The league said in a court filing on Monday that the suit filed by the Jobs Creators Network last week “failed to meet the requirements for preliminary injunctive relief” and that upholding MLB’s decision to move the game protects the “Defendants’ right to demonstrate their values and preserving their freedom as private entities to determine where to hold their events,” secondo L'Atlanta Journal-Constitution.
“JCN has been vocal in opposing MLB’s decision, but that does not give it a basis for federal civil rights claims,” the filing read. “inoltre, despite its claims of exigency, JCN spent the last two months putting up billboards in Times Square and running inflammatory advertisements in The New York Times. When its publicity campaign had no effect, JCN decided to sue, but this Court’s time should not be wasted on political theatrics.”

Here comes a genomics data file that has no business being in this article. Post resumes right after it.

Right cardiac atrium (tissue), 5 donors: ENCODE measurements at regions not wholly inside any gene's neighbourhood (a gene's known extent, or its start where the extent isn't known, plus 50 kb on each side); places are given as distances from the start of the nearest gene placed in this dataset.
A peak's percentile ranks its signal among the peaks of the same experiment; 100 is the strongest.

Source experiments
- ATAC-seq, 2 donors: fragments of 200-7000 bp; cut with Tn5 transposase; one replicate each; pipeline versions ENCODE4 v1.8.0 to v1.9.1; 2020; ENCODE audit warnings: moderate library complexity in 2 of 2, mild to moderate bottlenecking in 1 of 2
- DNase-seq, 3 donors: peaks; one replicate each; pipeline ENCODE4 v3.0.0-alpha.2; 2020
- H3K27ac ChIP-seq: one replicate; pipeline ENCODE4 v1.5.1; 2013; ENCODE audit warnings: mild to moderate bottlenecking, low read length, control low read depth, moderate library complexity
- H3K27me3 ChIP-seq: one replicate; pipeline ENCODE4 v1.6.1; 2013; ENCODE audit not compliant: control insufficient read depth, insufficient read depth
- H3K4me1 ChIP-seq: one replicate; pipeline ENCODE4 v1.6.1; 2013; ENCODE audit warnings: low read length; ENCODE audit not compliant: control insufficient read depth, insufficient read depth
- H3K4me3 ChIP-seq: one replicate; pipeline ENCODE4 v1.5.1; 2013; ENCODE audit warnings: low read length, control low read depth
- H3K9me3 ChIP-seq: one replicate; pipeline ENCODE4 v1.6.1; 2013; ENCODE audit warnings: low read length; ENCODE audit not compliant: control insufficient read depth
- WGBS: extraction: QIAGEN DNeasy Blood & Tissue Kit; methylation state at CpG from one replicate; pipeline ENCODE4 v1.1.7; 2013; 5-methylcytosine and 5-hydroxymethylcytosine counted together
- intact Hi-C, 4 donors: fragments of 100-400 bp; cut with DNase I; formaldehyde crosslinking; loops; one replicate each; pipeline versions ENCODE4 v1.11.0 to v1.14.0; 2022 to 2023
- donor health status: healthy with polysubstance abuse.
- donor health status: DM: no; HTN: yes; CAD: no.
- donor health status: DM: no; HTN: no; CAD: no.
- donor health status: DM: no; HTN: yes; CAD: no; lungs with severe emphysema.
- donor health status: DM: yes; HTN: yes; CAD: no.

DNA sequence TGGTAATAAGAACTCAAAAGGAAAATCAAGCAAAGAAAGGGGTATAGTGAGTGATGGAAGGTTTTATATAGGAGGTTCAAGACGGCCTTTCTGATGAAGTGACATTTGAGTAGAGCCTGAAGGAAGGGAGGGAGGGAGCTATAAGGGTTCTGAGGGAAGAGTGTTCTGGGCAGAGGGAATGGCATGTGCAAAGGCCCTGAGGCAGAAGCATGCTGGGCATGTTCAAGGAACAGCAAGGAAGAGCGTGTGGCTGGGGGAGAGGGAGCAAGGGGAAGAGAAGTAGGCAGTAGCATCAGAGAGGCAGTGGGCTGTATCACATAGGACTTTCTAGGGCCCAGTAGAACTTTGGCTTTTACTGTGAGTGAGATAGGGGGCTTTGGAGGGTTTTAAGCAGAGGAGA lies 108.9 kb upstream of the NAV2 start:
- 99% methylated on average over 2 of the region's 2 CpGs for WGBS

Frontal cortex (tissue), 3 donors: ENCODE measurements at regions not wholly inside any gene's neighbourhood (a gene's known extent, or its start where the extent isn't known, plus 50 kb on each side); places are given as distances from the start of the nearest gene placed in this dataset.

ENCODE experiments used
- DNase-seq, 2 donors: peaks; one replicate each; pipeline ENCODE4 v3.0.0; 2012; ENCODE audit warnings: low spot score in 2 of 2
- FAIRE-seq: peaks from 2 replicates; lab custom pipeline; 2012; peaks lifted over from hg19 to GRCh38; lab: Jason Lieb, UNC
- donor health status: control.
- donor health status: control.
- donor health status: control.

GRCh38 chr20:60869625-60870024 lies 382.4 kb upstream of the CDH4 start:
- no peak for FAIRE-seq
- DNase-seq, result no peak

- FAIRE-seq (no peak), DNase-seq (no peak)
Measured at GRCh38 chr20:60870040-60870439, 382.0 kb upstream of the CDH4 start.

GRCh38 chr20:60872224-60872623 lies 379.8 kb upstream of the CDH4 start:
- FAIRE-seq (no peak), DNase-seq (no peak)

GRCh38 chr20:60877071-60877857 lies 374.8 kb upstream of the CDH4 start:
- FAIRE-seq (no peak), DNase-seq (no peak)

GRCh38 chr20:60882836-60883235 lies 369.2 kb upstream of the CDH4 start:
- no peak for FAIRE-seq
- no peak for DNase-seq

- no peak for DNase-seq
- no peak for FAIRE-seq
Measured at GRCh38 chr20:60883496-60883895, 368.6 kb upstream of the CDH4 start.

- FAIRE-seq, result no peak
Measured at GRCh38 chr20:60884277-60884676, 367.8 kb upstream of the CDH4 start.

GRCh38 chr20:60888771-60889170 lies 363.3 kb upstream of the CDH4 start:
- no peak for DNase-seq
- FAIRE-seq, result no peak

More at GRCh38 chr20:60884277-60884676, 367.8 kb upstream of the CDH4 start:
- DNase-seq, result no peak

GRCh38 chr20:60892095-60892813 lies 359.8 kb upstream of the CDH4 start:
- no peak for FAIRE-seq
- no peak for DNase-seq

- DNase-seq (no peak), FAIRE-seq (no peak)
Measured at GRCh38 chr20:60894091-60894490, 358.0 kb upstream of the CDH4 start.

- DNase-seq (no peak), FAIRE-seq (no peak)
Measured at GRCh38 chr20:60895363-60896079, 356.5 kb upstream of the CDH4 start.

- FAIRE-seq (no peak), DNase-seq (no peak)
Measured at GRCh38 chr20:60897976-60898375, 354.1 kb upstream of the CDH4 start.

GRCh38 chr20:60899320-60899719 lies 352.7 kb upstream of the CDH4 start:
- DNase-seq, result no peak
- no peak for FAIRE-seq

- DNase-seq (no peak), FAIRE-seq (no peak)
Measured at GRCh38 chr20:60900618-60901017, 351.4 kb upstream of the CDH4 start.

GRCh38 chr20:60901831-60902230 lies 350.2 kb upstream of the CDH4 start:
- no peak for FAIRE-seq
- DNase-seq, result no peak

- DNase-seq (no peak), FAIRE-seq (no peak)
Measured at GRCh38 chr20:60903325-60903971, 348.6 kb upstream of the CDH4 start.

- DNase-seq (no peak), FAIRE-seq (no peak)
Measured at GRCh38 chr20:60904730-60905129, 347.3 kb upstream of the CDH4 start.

The lawsuit is seeking more than $ 1 billion in damages and the return of the All-Star Game to Atlanta but MLB’s lawyers claim, “There is no emergency that justifies the extraordinary relief JCN seeks.”
The Players Association fired back with its own filing on Monday claiming it should have never been named in the lawsuit because it does not play a role in where the All-Star Game is played.
It claimed that the Jobs Creators Network “filed this lawsuit for political theater and then doubled down on abuse of the judicial process by dragging the MLBPA and its executive director … into a frivolous lawsuit.”
“We want the game back where it belongs,” Ortiz said. “This was a knee-jerk, hypocritical and illegal reaction to misinformation about Georgia’s new voting law which includes voter ID.”
The first hearing will take place in federal court in New York on Thursday.